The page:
“Had history been democratic in its ways, there would have been no farming and no industrial revolution. Both leaps into the future were occasioned by unbearably painful crises that made most people wish they could recoil into the past.”
― Yanis Varoufakis, The Global Minotaur, 2011
Two weeks ago, on July 6th, the Greek finance minister Yanis Varoufakis announced his resignation. With his departure the stage of European politics lost a highly witty and entertaining actor, but I bet he will remain a vocal observer in the public debate.
Varoufakis announced his resignation in a post on his blog titled ‘Minister No More!’, where he said that he was made aware that there was a ‘preference’ from some Eurogroup participants that he be absent from many of their meetings. Varoufakis changed his Twitter bio to reflect his new employment status and wrote: “Economics professor, quietly writing obscure academic texts for years, until thrust onto the public scene by Europe’s inane handling of an inevitable crisis”
However he has not only written obscure academic texts. In 2011 Varoufakis published a book titled “The Global Minotaur – America, Europe and the Future of the Global Economy”. I got the book some months ago and read it two weeks ago as I was recovering from a cold, just before the author resigned from the Greek cabinet, and I found it to be both remarkable and provocative.
Varoufakis explores well-known facts that increasing volumes of trading on the financial markets, ineffectual regulation of banks, free-roaming Wall Street Masters of the Universe, wide-spread greed and globalisation were the root causes of both the Eurozone crisis and the global big recession. However he then seeks roots further than the traditional explanation and claims the recent economic crises are symptoms of a much deeper malaise which can be traced all the way back to the Great Crash of 1929, then on through to the 1970s, the time when a ‘Global Minotaur’ was born.
Varoufakis claims that just as the Athenians of the classic age maintained a steady flow of tributes to the Minotaur of Crete, so Europe and the rest of the world began sending large flows of capital to America and the financial wizards of Wall Street. The Global Minotaur became the ‘engine’ that pulled the world economy from the early 1980s through to the financial collapse of 2008.
According to Varoufakis, today’s deepening crisis in Europe is just one of the inevitable symptoms of the weakening Minotaur, the illness of a global system which is now as unsustainable as it is imbalanced. Going beyond this, Varoufakis lays out the options available to us for reintroducing reason into what he believes to be a highly irrational global economic order.
The destruction of the Minotaur in 2008, by a storm of its own making, laid bare the instability of world demand. This is where the saga of Greece and the Eurozone enters the tale. What Germany ferociously defends in the Eurozone is is a system of fixed exchange rates between disparate economies, without any means of recycling surpluses in successful European economies towards deficit member countries.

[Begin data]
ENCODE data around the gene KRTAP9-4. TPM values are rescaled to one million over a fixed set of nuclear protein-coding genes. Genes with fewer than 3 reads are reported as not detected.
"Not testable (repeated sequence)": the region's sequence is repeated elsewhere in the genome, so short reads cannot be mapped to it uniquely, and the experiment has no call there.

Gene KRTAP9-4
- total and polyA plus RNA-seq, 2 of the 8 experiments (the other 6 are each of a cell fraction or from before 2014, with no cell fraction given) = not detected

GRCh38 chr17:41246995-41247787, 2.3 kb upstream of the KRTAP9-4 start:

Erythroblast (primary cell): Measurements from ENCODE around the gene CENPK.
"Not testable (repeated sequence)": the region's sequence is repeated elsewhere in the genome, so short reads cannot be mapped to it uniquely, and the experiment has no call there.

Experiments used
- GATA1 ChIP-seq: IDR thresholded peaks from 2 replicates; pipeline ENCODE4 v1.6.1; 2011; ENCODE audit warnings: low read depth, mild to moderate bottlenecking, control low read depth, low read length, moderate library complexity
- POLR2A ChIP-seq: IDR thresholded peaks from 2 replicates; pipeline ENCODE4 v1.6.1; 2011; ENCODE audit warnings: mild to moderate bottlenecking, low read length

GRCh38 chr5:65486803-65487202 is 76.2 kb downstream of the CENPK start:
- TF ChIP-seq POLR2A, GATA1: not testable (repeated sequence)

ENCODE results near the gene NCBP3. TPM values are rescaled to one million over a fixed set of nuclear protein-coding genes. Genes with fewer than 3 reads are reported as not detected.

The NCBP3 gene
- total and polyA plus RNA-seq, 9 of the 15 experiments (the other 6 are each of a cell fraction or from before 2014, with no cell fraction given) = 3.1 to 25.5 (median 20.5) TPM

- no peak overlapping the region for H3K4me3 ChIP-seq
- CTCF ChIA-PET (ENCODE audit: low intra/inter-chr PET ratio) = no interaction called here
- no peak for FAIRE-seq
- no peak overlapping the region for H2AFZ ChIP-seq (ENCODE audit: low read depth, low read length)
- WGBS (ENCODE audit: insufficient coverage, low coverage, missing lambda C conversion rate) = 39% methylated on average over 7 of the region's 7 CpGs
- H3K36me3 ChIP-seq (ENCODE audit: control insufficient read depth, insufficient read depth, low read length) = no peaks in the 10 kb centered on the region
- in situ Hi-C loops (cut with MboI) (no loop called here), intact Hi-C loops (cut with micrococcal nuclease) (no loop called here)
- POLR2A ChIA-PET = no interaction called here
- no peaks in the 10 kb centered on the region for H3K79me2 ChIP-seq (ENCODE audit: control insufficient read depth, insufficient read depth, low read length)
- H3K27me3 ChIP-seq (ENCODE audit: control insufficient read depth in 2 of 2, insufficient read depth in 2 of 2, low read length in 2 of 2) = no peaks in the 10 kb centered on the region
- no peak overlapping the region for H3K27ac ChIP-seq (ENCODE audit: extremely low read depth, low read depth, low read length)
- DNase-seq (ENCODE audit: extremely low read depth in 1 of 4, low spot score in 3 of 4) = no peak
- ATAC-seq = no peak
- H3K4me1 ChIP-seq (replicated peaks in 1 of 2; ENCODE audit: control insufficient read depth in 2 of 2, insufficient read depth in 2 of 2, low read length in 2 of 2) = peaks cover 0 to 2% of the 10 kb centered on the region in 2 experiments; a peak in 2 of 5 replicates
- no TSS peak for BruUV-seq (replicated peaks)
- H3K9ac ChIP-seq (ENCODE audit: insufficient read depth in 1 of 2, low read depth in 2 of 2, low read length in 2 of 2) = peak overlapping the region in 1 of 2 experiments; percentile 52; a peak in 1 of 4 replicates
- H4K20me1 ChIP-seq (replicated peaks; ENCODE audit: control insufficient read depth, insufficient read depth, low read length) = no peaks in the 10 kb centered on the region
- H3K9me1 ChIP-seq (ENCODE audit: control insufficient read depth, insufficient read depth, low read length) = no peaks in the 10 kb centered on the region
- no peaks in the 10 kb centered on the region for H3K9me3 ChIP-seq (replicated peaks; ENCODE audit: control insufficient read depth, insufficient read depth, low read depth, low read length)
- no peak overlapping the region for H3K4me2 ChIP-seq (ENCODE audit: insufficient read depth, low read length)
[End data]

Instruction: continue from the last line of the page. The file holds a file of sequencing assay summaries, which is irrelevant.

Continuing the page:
One can clearly see how Varoufakis thinking in the book have influenced his negotiation tactics during the past six months, where Germany in his view is the villain. In his world-view, neither benign hegemon (like the US Marshall aid after the second world war) nor voracious, irresponsible minotaur, Germany sits successfully atop the European economy, bargaining stagnation outside its own national borders for the security of its surplus.
However the main question I asked myself as I was reading the book was, how can Varoufakis see decisive intelligence behind the rational behaviour of the markets? Surely it is the collective rules of the game that steers the decision of many towards disastrous results, just as lemmings go over the cliff. Not menacing ambitions of a few in hidden board rooms.
Therefor new regulations such as Basel II, Basel III and MiFiD of the post crises regulatory ecosystem are essential elements and a major step towards a more sane financial industry, just as the rules and institutions of the old England was essential for the development of our economies during the Industrial revolution.
Varoufakis thinks differently, and therefore the book reads more as a drawn-out conspiracy story that just happens to use economic terms, than as a work by a Professor of Economics. The author is determined to see Machiavellian manipulations behind every flow of capital. Still, thinking out of the box is rare and good, so overall I like the book.
One of the mysteries the book clears up is how Varoufakis could so annoy Greece’s creditors that his departure proved essential for the latest Greek bailout deal.
In January, as Syriza won the election and before his appointment as finance minister, Varoufakis quoted Dylan Thomas as he wrote on his blog: “Greek democracy today chose to stop going gently into the night. Greek democracy resolved to rage against the dying of the light.”
I guess we will never know if this was paraphrasing Michael Caine´s usage of the phrase in Interstellar, or if Varoufakis considered the final stanza of the poem, which raises the climax of fighting death to the last agonized moment. We now, six months later, know that either potential inspiration was truly foretelling.
Below is a video of Yanis Varoufakis presenting his book at the 6th Subversive festival, on 2013-05-15 in Zagreb, Croatia